It is my understanding that studies show that a 10% increase in the minimum wage, all else held equal, leads to about a 1% decrease in employment. This gives us an elasticity of unskilled labor demand of -0.1, making unskilled labor a good with inelastic demand.
Economic theory tells us that when demand for something is inelastic and its price rises, the incomes of the good's providers increases, even though though quantity demanded falls. In the unskilled labor market, the "good" is unskilled labor, the "price" is the wage, and "providers" responds to the workers themselves.
Keynesian economic theory tells us that when a given amount of money is injected into the economy, overall spending in the economy will increase by a multiple of the original amount injected.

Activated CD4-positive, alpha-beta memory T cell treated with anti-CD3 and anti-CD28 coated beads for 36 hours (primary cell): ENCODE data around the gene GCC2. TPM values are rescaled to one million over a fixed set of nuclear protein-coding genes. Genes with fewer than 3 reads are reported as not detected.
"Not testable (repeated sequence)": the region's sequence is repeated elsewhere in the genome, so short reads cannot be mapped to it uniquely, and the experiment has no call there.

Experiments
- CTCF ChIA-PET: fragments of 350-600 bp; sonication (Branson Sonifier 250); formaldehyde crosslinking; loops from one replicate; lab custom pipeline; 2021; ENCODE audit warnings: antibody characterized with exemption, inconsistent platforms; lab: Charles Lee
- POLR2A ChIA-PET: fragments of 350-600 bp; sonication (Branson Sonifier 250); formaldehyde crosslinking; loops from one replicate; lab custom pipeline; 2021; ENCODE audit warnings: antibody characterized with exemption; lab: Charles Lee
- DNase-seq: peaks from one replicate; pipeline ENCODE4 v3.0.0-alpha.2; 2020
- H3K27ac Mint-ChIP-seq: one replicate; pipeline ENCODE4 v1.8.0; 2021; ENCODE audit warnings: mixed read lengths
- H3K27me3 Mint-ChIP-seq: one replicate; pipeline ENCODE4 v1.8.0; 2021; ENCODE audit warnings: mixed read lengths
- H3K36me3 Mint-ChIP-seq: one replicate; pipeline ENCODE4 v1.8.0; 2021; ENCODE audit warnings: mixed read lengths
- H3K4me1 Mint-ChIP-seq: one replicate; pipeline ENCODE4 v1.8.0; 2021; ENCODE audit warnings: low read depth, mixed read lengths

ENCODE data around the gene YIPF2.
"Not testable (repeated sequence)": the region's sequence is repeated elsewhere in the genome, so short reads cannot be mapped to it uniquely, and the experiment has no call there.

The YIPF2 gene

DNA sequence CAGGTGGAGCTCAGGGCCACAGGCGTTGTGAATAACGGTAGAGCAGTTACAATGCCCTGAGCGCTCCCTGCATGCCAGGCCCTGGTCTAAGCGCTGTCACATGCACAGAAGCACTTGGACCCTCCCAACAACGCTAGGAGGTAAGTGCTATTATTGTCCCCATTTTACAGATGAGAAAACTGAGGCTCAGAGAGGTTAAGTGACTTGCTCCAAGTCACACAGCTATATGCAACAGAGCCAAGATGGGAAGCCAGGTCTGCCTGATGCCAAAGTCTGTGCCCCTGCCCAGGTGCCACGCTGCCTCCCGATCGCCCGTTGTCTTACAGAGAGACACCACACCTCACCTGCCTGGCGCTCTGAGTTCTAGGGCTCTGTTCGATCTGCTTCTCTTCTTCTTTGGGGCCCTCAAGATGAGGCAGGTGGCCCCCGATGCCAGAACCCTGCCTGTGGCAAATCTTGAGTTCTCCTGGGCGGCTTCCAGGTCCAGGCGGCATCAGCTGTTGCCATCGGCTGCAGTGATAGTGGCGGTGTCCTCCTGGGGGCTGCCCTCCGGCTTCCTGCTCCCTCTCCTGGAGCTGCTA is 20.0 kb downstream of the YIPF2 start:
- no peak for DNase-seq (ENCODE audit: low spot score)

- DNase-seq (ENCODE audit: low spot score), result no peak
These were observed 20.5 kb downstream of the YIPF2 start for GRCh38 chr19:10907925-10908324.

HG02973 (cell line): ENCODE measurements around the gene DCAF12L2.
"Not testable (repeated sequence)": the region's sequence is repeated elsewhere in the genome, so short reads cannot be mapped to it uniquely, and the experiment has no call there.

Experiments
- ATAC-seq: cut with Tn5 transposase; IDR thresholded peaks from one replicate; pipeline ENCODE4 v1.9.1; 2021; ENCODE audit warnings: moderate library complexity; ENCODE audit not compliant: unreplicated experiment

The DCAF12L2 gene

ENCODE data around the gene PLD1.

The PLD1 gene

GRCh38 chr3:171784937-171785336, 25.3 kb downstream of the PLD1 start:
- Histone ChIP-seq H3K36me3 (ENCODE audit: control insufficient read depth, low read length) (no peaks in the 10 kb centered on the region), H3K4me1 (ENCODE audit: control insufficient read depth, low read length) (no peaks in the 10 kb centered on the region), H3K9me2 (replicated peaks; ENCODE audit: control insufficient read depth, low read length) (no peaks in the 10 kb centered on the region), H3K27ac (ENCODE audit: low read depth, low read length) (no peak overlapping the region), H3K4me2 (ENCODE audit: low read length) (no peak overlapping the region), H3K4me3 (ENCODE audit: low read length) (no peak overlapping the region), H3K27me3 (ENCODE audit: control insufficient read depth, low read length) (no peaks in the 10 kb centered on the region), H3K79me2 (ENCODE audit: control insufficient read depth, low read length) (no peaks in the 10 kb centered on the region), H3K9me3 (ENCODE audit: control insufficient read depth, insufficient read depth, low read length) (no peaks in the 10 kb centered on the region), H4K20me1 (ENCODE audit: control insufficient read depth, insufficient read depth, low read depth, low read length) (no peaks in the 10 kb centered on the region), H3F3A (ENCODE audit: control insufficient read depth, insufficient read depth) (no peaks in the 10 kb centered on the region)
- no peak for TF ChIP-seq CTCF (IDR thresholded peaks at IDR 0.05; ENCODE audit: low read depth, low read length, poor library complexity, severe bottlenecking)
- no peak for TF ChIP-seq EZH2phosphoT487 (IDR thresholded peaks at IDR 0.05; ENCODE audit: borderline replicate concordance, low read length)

So what's the problem? Unskilled workers will have more money and that should lead to a multiple increase in overall spending, right?
Wrong. It's because the marginal income received by minimum wage workers lucky enough to still have jobs does not represent an injection of money into the economy. It represents a redistribution of income and nothing more. The added income of unskilled workers will come from the incomes of business owners who employ minimum wage workers and from the people who buy goods produced with unskilled workers through higher prices. While unskilled workers may spend more overall, that will be offset by decreased spending in other areas of the economy.
Too bad NPR missed that point.